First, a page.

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Community Development

The EAC Partner States undertake to closely co-operate amongst themselves in the field of social welfare with respect to:

  1. employment, poverty alleviation programmes and working conditions;
  2. vocational training and the eradication of adult illiteracy in the Community; and
  3. the development and adoption of a common approach towards the disadvantaged and marginalised groups, including children, the youth, the elderly and persons with disabilities through rehabilitation and provision of, among others, foster homes, health care education and training.

The EAC Gender and Community Development Framework and its operational plan put emphasis on enhancing infrastructure at community level with focus on those that would enhance community development such as community access roads, community centers, rural training centers, water and sanitation and health care centers. The plan is to achieve this goal by gradually empowering communities, through their local authorities, in light of the opportunities offered by the Common Market Protocol.

 

Project on Empowering Border Communities through modernisation of locally shared markets

Border communities have been identified as a development priority for several reasons, key among them being that they form an important link in trade as they facilitate its passage at the entry and departure point as well as impact on how it is conducted preferably in a secure and mutually profitable environment.

Border communities in EAC among others have been identified as more likely to be marginalised and suffer inadequate service delivery partly because they are far from the centre and on the geographic margins of the respective countries. There is also a general perception of insecurity along borders within EAC partly because of comparatively limited presence of civil security personnel as well as adequate border patrols. The latter is often limited by poor infrastructure.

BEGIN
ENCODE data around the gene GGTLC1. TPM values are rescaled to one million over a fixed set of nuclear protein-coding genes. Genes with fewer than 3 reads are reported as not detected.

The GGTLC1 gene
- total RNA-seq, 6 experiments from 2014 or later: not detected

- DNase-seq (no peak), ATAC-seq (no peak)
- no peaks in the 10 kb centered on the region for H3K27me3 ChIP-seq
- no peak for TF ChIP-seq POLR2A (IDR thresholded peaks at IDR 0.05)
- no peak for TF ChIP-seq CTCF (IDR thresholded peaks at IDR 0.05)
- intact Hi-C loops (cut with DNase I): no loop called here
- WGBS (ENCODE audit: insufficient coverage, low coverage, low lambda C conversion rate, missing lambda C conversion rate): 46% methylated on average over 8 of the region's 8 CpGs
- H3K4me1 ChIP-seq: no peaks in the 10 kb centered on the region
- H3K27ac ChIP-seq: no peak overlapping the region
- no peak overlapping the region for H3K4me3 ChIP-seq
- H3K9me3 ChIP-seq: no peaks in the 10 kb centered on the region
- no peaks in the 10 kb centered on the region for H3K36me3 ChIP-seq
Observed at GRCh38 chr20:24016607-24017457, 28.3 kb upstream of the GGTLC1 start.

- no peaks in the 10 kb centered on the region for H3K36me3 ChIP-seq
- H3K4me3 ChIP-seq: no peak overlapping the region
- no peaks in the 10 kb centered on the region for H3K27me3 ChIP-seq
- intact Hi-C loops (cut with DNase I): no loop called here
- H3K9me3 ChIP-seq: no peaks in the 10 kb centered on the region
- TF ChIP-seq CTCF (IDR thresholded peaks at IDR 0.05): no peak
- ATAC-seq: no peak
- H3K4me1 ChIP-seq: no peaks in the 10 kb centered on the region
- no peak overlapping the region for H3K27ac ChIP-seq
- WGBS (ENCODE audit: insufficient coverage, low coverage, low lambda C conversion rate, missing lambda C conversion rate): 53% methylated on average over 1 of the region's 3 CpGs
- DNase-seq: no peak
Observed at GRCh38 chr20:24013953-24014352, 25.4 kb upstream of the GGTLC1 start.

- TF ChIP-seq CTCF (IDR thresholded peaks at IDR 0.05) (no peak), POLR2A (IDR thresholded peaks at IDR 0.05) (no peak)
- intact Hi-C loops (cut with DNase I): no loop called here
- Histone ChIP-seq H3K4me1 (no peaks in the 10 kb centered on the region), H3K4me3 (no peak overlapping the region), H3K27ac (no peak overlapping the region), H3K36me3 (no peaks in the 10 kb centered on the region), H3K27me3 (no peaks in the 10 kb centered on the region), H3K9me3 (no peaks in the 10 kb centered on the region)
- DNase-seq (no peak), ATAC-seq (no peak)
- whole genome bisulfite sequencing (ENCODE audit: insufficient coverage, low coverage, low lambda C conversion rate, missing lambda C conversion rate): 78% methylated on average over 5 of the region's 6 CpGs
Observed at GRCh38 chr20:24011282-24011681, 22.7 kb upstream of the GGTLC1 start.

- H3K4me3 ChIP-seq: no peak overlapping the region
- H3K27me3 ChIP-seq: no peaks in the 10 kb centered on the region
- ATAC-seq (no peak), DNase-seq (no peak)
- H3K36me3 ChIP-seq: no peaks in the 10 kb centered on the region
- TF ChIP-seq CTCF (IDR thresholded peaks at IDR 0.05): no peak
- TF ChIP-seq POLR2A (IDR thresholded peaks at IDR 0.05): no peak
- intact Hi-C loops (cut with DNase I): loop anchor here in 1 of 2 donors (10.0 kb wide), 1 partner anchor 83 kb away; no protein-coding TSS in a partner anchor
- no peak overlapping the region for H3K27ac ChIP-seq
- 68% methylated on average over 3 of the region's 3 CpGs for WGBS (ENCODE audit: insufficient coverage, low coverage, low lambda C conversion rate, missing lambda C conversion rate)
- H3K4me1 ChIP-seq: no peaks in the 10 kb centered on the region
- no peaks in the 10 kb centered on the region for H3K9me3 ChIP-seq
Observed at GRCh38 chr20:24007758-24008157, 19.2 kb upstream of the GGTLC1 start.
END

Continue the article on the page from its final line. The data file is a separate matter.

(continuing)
The most vibrant activity across borders is arguably informal cross border trade conducted by large populations of traders to be found in mostly informal settlements on both sides of the borders as well as large populations of small scale traders who pass through border points on a regular basis. Despite common knowledge and even acknowledgement in the EAC treaty and trade protocols of the importance of informal trade, the sector and traders in particular are bogged down by numerous bottlenecks.

Therefore, a project to empower border communities in the 5 Partner States to take advantage of the opportunities created by the Common Market Protocol specifically in the attainment of Millennium Development Goals has been initiated.

The following are among the activities to be implemented:

Capacity Building

  • Training in entrepreneurship and life skills
  • Sensitisation of cross-border communities on formation of associations
  • Development of market chains

Development of border markets

  • Construction / improving shared markets within border communities
  • Building storage facilities, water and sanitation
  • Building hostels, health care centres, saloons, day care centres for children, restaurants
  • Setting up of police posts, abattoirs, garbage collection posts, parking for cars, bicycles, etc.
  • Rural electrification
  • Building feeder and access roads
  • Purchasing ambulances
  • Establishment of information centres on EAC protocols and provisions on trade

It is expected that with more effective stakeholder participation in Local Authorities within the project areas shall make them more effective vehicles for empowering communities, and for enabling central governments achieve national goals.


East African Community
EAC Close
Afrika Mashariki Road
P.O. Box 1096
Arusha
United Republic of Tanzania

Tel: +255 (0)27 216 2100
Fax: +255 (0)27 216 2190
Email: eac@eachq.org